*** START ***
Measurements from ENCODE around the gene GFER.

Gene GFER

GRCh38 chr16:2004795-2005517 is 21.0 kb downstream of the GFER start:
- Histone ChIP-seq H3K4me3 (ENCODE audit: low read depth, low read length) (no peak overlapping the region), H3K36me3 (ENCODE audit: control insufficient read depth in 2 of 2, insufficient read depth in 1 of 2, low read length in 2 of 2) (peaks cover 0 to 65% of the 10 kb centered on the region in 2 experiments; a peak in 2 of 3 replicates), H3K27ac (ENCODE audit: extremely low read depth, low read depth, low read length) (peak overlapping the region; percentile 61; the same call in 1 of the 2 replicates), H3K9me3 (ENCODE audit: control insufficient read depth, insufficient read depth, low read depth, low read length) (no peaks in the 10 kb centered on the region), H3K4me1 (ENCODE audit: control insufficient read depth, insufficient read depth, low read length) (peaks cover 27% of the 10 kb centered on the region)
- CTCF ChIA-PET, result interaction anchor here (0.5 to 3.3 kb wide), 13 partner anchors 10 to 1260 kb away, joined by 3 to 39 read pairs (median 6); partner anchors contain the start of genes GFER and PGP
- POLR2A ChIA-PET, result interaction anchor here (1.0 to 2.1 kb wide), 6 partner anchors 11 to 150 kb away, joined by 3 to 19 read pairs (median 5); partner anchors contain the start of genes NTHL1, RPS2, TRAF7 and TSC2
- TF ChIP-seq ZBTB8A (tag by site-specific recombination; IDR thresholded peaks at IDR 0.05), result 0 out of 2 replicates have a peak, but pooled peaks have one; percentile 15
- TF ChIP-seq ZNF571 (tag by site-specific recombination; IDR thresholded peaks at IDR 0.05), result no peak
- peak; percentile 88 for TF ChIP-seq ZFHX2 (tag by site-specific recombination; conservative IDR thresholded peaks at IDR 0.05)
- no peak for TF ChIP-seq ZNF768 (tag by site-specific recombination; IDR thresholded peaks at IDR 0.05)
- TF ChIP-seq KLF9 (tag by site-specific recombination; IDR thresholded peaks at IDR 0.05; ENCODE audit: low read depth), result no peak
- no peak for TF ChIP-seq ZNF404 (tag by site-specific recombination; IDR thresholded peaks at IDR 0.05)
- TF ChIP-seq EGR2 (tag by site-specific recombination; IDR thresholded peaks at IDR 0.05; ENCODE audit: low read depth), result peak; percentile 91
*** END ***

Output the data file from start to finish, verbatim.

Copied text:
Measurements from ENCODE around the gene GFER.

Gene GFER

GRCh38 chr16:2004795-2005517 is 21.0 kb downstream of the GFER start:
- Histone ChIP-seq H3K4me3 (ENCODE audit: low read depth, low read length) (no peak overlapping the region), H3K36me3 (ENCODE audit: control insufficient read depth in 2 of 2, insufficient read depth in 1 of 2, low read length in 2 of 2) (peaks cover 0 to 65% of the 10 kb centered on the region in 2 experiments; a peak in 2 of 3 replicates), H3K27ac (ENCODE audit: extremely low read depth, low read depth, low read length) (peak overlapping the region; percentile 61; the same call in 1 of the 2 replicates), H3K9me3 (ENCODE audit: control insufficient read depth, insufficient read depth, low read depth, low read length) (no peaks in the 10 kb centered on the region), H3K4me1 (ENCODE audit: control insufficient read depth, insufficient read depth, low read length) (peaks cover 27% of the 10 kb centered on the region)
- CTCF ChIA-PET, result interaction anchor here (0.5 to 3.3 kb wide), 13 partner anchors 10 to 1260 kb away, joined by 3 to 39 read pairs (median 6); partner anchors contain the start of genes GFER and PGP
- POLR2A ChIA-PET, result interaction anchor here (1.0 to 2.1 kb wide), 6 partner anchors 11 to 150 kb away, joined by 3 to 19 read pairs (median 5); partner anchors contain the start of genes NTHL1, RPS2, TRAF7 and TSC2
- TF ChIP-seq ZBTB8A (tag by site-specific recombination; IDR thresholded peaks at IDR 0.05), result 0 out of 2 replicates have a peak, but pooled peaks have one; percentile 15
- TF ChIP-seq ZNF571 (tag by site-specific recombination; IDR thresholded peaks at IDR 0.05), result no peak
- peak; percentile 88 for TF ChIP-seq ZFHX2 (tag by site-specific recombination; conservative IDR thresholded peaks at IDR 0.05)
- no peak for TF ChIP-seq ZNF768 (tag by site-specific recombination; IDR thresholded peaks at IDR 0.05)
- TF ChIP-seq KLF9 (tag by site-specific recombination; IDR thresholded peaks at IDR 0.05; ENCODE audit: low read depth), result no peak
- no peak for TF ChIP-seq ZNF404 (tag by site-specific recombination; IDR thresholded peaks at IDR 0.05)
- TF ChIP-seq EGR2 (tag by site-specific recombination; IDR thresholded peaks at IDR 0.05; ENCODE audit: low read depth), result peak; percentile 91